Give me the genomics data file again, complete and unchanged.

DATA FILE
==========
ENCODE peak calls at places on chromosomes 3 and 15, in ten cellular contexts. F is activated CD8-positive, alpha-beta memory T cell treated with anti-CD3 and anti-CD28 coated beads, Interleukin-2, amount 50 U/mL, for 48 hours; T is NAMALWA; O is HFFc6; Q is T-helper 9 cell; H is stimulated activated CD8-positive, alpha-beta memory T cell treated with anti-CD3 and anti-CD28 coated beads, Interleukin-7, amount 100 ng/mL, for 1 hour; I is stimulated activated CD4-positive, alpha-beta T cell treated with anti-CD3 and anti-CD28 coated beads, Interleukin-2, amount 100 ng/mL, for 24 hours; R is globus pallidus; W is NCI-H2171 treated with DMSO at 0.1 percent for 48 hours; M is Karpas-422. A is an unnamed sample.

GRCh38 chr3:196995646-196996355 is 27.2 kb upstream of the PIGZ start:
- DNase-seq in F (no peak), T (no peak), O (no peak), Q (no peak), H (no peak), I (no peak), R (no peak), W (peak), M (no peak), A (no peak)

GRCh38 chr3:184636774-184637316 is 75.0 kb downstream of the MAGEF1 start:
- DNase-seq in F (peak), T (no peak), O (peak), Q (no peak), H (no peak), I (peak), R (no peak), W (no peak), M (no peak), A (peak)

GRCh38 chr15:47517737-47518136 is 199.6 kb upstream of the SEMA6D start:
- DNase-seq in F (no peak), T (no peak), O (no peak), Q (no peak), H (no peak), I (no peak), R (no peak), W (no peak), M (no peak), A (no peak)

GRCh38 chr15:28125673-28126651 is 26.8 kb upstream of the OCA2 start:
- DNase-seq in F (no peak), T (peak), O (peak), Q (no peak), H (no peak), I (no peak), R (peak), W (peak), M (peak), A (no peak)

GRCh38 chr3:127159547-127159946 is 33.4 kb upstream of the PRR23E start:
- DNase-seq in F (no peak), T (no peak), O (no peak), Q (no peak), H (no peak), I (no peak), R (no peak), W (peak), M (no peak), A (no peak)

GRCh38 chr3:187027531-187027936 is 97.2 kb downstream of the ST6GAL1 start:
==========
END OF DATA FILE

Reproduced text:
ENCODE peak calls at places on chromosomes 3 and 15, in ten cellular contexts. F is activated CD8-positive, alpha-beta memory T cell treated with anti-CD3 and anti-CD28 coated beads, Interleukin-2, amount 50 U/mL, for 48 hours; T is NAMALWA; O is HFFc6; Q is T-helper 9 cell; H is stimulated activated CD8-positive, alpha-beta memory T cell treated with anti-CD3 and anti-CD28 coated beads, Interleukin-7, amount 100 ng/mL, for 1 hour; I is stimulated activated CD4-positive, alpha-beta T cell treated with anti-CD3 and anti-CD28 coated beads, Interleukin-2, amount 100 ng/mL, for 24 hours; R is globus pallidus; W is NCI-H2171 treated with DMSO at 0.1 percent for 48 hours; M is Karpas-422. A is an unnamed sample.

GRCh38 chr3:196995646-196996355 is 27.2 kb upstream of the PIGZ start:
- DNase-seq in F (no peak), T (no peak), O (no peak), Q (no peak), H (no peak), I (no peak), R (no peak), W (peak), M (no peak), A (no peak)

GRCh38 chr3:184636774-184637316 is 75.0 kb downstream of the MAGEF1 start:
- DNase-seq in F (peak), T (no peak), O (peak), Q (no peak), H (no peak), I (peak), R (no peak), W (no peak), M (no peak), A (peak)

GRCh38 chr15:47517737-47518136 is 199.6 kb upstream of the SEMA6D start:
- DNase-seq in F (no peak), T (no peak), O (no peak), Q (no peak), H (no peak), I (no peak), R (no peak), W (no peak), M (no peak), A (no peak)

GRCh38 chr15:28125673-28126651 is 26.8 kb upstream of the OCA2 start:
- DNase-seq in F (no peak), T (peak), O (peak), Q (no peak), H (no peak), I (no peak), R (peak), W (peak), M (peak), A (no peak)

GRCh38 chr3:127159547-127159946 is 33.4 kb upstream of the PRR23E start:
- DNase-seq in F (no peak), T (no peak), O (no peak), Q (no peak), H (no peak), I (no peak), R (no peak), W (peak), M (no peak), A (no peak)

GRCh38 chr3:187027531-187027936 is 97.2 kb downstream of the ST6GAL1 start: